• » Yeah, some times it's better not to have a widescreen monitor, especially on OS X where the Dock is on the bottom by default (yes, yes, of course it can be moved but I like it on the bottom) and so vertical space is limited anyway. On all the 17" Widescreen monitors I checked out, the resolution was 1280x768 which is clearly a big loss on the number of pixels. And this standard aspect ratio monitor was not too expensive also. So, all in all, a good buy.
  • » Ciao Skaran, I was reading your blog in hopes of a solution to using my iBook G4 with an external wide screen monitor however the link you suggested is no longer active... I was wondering if you might tell me what you found out at this link... Thanks!

How is this shocking?

I'm sure Microsoft could decide not to put much development effort into Microsoft Messenger for Mac and this lack of interest they have clearly demonstrated for many years now. Seriously, every 18 months, you might see a very slightly improved version of Messenger for Mac from Microsoft. What was new in version 5? Basically the addition of display pictures. What was new in version 4? Nothing. What was new in version 3? It went brushed metal (if you call that an improvement) and file transfer finally started working. Great! Version 2 was just plain broken. The current version still randomly drops its connection to Microsoft and shows an error message instead of handling it gracefully and this is on an industrial strength Internet connection that I know to be flawless.

So, sure, Microsoft might not support the Live functions in Microsoft Messenger for Mac, but how in the world is that surprising? After all, the Mac market has never meant much to MSN before and that isn't changing any time soon.



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Those Mac Pros Better Be Good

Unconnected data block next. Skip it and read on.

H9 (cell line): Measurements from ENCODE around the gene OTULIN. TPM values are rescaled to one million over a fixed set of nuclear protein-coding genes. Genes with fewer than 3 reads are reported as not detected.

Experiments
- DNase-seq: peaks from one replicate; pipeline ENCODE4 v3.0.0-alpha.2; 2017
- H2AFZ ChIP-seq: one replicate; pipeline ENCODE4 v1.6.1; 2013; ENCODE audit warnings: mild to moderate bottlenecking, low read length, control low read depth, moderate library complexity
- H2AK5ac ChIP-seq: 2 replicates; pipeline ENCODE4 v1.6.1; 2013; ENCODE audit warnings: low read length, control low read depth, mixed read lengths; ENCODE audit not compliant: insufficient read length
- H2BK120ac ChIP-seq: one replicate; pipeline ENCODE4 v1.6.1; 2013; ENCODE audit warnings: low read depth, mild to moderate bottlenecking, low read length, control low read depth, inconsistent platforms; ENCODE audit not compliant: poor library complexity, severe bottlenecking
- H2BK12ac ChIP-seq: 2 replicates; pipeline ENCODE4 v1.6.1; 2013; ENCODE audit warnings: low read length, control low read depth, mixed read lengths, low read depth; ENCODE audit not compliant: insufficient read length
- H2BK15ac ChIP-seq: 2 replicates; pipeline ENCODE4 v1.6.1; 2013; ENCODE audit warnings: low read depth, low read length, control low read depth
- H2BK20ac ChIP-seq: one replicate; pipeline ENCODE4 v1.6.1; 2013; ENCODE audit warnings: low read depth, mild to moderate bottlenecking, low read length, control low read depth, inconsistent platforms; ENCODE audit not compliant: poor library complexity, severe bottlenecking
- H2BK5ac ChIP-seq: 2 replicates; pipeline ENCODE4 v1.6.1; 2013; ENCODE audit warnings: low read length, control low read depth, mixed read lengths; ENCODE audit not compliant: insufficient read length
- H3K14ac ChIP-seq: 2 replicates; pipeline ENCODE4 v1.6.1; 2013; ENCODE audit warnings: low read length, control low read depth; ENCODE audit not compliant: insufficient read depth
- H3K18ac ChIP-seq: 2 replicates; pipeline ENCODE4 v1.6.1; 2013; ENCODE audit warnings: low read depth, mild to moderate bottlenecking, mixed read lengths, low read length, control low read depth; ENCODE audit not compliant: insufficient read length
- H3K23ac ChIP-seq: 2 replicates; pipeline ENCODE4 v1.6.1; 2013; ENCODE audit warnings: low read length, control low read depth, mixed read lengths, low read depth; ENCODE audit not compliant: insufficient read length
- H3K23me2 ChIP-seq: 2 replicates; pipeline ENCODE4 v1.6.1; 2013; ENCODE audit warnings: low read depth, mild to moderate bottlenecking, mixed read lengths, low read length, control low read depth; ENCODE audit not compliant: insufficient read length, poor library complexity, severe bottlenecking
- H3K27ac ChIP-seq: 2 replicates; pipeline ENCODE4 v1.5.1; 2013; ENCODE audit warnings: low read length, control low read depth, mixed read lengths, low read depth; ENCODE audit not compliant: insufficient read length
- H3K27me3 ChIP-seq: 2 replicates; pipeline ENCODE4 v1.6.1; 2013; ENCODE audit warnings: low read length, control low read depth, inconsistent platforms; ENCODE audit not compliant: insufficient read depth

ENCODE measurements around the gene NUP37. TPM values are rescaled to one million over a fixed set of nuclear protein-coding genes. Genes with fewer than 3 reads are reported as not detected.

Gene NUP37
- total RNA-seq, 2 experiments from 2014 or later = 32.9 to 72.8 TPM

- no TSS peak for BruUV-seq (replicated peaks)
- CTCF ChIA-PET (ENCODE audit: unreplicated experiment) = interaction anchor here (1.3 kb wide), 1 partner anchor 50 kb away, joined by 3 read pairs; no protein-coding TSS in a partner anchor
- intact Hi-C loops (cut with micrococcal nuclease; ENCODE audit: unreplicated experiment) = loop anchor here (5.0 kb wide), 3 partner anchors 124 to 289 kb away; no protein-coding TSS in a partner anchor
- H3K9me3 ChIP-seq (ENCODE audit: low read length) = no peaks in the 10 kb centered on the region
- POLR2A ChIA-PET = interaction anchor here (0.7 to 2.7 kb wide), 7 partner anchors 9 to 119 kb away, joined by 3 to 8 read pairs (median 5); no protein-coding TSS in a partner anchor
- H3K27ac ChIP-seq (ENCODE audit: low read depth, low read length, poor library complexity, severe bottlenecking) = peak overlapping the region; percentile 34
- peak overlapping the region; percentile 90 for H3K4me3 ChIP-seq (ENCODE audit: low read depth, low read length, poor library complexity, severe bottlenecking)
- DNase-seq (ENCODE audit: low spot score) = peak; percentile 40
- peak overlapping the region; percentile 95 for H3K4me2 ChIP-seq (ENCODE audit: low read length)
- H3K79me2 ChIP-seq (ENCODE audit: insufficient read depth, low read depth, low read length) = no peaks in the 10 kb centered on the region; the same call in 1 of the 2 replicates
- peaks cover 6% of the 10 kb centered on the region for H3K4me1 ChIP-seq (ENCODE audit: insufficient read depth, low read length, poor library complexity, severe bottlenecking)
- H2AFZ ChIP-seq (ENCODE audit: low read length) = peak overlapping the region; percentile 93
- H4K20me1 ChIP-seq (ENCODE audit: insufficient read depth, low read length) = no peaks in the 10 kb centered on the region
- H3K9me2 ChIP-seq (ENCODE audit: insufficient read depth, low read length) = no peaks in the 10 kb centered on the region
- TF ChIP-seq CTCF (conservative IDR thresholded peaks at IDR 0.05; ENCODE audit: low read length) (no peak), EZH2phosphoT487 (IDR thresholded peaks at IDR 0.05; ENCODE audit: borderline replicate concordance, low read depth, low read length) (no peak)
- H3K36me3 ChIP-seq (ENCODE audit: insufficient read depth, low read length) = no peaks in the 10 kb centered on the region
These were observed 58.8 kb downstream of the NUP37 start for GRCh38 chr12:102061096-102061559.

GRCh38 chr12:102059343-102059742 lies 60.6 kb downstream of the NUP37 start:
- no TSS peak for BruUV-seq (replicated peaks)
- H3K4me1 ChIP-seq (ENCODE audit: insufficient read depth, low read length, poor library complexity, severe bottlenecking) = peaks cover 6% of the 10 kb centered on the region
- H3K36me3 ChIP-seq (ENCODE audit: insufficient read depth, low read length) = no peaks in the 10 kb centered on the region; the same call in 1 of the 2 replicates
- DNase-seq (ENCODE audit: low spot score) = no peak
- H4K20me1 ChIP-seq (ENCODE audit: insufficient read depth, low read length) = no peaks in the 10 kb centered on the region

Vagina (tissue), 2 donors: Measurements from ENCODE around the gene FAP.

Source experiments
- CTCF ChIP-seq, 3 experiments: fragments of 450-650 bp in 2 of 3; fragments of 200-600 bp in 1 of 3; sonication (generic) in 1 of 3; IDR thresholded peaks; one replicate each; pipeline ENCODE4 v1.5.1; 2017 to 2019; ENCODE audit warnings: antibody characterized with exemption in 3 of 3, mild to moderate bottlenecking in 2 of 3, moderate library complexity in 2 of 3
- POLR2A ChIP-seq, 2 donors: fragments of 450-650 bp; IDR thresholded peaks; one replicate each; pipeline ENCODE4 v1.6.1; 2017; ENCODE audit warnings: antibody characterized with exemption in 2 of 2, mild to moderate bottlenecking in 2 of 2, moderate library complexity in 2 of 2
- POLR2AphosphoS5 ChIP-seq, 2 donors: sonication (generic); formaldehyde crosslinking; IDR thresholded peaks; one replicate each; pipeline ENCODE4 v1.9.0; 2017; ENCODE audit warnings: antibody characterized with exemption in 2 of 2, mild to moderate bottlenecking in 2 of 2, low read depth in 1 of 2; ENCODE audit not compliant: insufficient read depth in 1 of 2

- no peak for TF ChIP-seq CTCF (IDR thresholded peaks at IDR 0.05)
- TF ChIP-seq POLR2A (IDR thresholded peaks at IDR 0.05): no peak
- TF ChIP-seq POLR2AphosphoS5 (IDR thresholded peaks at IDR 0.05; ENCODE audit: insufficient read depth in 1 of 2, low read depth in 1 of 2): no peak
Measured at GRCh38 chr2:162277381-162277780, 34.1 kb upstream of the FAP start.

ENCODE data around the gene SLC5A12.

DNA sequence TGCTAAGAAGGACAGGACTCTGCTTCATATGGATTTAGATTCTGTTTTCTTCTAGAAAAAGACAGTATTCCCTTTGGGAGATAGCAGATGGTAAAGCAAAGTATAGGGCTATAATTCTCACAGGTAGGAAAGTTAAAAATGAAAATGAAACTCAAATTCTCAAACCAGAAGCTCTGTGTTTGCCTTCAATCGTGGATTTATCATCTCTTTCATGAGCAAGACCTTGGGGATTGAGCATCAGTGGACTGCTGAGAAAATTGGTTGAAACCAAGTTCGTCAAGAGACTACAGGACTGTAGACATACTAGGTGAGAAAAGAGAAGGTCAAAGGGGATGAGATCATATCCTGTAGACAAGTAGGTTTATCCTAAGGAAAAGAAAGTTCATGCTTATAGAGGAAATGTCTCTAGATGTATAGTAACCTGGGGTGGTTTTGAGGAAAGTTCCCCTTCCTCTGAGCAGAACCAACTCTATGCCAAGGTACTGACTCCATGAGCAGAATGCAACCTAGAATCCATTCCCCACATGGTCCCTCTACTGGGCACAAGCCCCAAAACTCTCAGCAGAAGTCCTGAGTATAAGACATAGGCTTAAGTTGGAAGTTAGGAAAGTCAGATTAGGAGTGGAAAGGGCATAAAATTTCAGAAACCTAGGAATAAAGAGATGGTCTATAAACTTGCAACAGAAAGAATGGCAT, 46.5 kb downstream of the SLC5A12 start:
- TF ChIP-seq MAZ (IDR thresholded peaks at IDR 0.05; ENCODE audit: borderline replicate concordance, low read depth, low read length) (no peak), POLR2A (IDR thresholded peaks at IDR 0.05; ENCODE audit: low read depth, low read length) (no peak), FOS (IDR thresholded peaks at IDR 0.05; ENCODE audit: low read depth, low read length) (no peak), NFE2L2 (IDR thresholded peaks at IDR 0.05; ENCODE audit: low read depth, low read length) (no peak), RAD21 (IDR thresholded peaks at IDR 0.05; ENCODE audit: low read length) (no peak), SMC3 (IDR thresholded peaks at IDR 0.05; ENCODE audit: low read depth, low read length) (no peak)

I was just going through Engadget as I often do, and I came across this review of the Falcon Northwest Mach V which uses the brand new Core 2 Extreme that we're all so excited about. Aside from having the fastest Core 2 chip Intel can manufacture, it also has two ATI Radeon X1900 cards. Obviously, it stomps all previous computers in every single aspect and manages to play Doom 3 with all settings maxed out at 80 fps with a screen resolution of 2560x1600. Amazing…

So, I hope that, in the same vein, when Apple comes out with its new professional desktop Macs, now that it has access to all the latest technology, it better come out with something that breaks the benchmark barriers. Not to mention something that looks sweet… even though the Power Mac G5s look awesome, that case design has been around since 2003 now and Apple needs to move on. Plus, they used that case design originally because the G5 was so hot that it needed 9 cooling zones. Now, with these low power and low heat chips, it would make no sense at all to use the existing case design. The only unfortunate part is that even if they release very fast and cost-effective machines next month, I will not be buying one because I need a laptop and I'm going to have to wait until the Merom MacBook Pros come out. I assume the MacBooks will remain with Core processors and will not be upgraded to Core 2. 

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MacBook: The Review